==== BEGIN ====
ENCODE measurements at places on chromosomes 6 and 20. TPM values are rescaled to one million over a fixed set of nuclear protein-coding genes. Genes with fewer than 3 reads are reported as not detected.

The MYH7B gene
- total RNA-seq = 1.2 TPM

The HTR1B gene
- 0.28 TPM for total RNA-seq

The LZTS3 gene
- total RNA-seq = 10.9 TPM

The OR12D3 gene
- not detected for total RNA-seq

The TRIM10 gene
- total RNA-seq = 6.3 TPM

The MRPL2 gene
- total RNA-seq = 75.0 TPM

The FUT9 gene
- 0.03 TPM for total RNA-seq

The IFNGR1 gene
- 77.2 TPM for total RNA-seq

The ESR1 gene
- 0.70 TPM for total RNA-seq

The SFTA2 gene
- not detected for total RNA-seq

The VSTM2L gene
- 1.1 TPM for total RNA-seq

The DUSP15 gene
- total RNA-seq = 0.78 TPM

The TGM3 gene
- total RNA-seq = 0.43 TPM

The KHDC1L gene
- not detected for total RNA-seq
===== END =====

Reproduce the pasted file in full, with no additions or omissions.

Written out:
ENCODE measurements at places on chromosomes 6 and 20. TPM values are rescaled to one million over a fixed set of nuclear protein-coding genes. Genes with fewer than 3 reads are reported as not detected.

The MYH7B gene
- total RNA-seq = 1.2 TPM

The HTR1B gene
- 0.28 TPM for total RNA-seq

The LZTS3 gene
- total RNA-seq = 10.9 TPM

The OR12D3 gene
- not detected for total RNA-seq

The TRIM10 gene
- total RNA-seq = 6.3 TPM

The MRPL2 gene
- total RNA-seq = 75.0 TPM

The FUT9 gene
- 0.03 TPM for total RNA-seq

The IFNGR1 gene
- 77.2 TPM for total RNA-seq

The ESR1 gene
- 0.70 TPM for total RNA-seq

The SFTA2 gene
- not detected for total RNA-seq

The VSTM2L gene
- 1.1 TPM for total RNA-seq

The DUSP15 gene
- total RNA-seq = 0.78 TPM

The TGM3 gene
- total RNA-seq = 0.43 TPM

The KHDC1L gene
- not detected for total RNA-seq